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CYP2D6 is responsible for the metabolism and elimination of approximately 25% of clinically used drugs. Which SNPs do I need to check on 23andme in order to determine if I'm a poor or ultrarapid metabolizer of CYP2D6 substrates, and how reliable would the results be?

I've found one article on this topic, but I'm not sure how accurate it is, and it doesn't cite sources.

PS: why isn't this information more readily accessible to 23andme users, given the relatively large risks incurred by not knowing one's reaction to a large number of drugs?

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Unless your polymorphisms have been tested against a particular drug, you can't extrapolate a starting dosage for it based only on your genotype. It's better to actually take the drug, and change dosage based on observations.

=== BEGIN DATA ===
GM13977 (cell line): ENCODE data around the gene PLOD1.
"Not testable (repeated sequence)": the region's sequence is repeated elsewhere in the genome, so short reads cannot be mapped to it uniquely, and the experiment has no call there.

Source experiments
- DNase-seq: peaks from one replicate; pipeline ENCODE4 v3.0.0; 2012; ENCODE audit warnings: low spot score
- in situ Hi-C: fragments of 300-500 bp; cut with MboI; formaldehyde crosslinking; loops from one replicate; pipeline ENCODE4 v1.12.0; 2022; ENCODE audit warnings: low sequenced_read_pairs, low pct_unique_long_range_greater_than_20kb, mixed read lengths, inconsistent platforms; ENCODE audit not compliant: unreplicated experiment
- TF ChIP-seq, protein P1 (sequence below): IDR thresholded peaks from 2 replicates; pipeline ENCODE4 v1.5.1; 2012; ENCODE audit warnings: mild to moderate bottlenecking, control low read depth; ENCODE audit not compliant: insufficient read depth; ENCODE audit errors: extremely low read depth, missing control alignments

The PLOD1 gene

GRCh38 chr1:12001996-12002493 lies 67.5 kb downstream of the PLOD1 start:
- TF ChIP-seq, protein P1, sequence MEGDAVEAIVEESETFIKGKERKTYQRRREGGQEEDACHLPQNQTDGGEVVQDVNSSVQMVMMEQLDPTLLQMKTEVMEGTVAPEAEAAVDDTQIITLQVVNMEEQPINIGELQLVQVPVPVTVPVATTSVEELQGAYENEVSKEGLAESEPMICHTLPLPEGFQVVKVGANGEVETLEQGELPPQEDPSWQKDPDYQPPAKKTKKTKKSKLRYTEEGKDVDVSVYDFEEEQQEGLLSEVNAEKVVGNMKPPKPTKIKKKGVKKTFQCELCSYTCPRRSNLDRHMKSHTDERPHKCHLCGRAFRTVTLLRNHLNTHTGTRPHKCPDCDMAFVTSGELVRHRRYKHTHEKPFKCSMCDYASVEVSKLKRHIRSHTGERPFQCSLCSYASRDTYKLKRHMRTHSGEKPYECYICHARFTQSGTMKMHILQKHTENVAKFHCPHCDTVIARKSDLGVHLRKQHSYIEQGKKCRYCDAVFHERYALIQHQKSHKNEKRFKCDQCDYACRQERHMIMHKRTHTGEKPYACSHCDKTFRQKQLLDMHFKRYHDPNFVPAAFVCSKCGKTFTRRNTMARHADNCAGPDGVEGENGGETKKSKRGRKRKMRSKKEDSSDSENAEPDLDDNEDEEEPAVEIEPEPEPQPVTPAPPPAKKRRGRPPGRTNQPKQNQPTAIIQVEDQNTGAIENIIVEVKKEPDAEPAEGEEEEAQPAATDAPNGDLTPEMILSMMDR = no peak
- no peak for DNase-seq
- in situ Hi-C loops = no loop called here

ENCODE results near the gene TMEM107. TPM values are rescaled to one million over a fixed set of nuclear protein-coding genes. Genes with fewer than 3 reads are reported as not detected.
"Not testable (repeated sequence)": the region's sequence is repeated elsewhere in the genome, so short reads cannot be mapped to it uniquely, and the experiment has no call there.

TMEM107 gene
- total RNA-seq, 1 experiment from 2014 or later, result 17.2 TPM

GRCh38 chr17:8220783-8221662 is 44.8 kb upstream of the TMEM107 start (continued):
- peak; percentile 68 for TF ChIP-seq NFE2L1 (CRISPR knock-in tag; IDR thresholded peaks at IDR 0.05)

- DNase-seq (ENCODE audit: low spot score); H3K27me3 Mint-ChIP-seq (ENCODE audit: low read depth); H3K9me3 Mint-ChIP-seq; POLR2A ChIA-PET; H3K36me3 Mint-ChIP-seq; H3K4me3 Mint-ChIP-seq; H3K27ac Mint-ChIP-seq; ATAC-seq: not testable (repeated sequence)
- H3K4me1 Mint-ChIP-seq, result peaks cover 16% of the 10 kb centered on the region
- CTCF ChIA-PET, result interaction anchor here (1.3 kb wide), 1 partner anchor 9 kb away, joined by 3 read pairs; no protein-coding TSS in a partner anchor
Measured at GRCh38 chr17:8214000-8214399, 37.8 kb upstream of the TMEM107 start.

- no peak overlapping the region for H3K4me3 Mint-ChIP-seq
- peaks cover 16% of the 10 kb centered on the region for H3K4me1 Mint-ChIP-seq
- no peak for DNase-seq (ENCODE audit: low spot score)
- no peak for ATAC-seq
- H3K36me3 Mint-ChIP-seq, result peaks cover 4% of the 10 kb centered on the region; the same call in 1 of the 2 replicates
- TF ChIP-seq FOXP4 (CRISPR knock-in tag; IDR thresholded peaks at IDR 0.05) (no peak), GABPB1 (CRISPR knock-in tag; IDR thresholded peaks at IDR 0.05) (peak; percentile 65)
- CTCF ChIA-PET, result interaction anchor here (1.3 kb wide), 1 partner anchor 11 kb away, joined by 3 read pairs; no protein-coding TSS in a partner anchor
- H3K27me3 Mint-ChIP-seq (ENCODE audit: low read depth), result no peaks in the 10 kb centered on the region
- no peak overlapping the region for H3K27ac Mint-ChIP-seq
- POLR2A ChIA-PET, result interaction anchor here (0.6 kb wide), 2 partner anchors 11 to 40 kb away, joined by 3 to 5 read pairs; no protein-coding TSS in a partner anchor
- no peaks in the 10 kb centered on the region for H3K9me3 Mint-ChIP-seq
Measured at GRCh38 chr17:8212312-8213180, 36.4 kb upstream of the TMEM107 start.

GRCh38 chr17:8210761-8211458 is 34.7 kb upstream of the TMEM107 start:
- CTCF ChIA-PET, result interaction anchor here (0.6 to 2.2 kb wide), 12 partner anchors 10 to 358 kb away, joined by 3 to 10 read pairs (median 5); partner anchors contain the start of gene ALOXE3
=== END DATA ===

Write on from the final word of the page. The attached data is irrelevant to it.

See this paper

https://www.ncbi.nlm.nih.gov/pubmed/24935087

CONCLUSIONS AND RELEVANCE: In this meta-analysis of randomized clinical trials, a genotype-guided dosing strategy did not result in a greater percentage of time that the INR was within the therapeutic range, fewer patients with an INR greater than 4, or a reduction in major bleeding or thromboembolic events compared with clinical dosing algorithms.

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why isn't this information more readily accessible to 23andme users, given the relatively large risks incurred by not knowing one's reaction to a large number of drugs?

Because no-way no-how does 23andMe want to be in the business of giving medical advice. Nor should they be, because for most things, we have no idea how to convert genotype knowledge anything medically actionable.

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    $\begingroup$ This is the case for all genotype guided dosing strategies I'm aware of, even if the polymorphisms have been tested against a particular drug. So far, clinical effect is always better. $\endgroup$
    – De Novo
    Jul 10, 2018 at 23:05
  • $\begingroup$ That was my understanding too, but I phrased it like I did lest there be exceptions unknown to me. $\endgroup$
    – swbarnes2
    Jul 10, 2018 at 23:20

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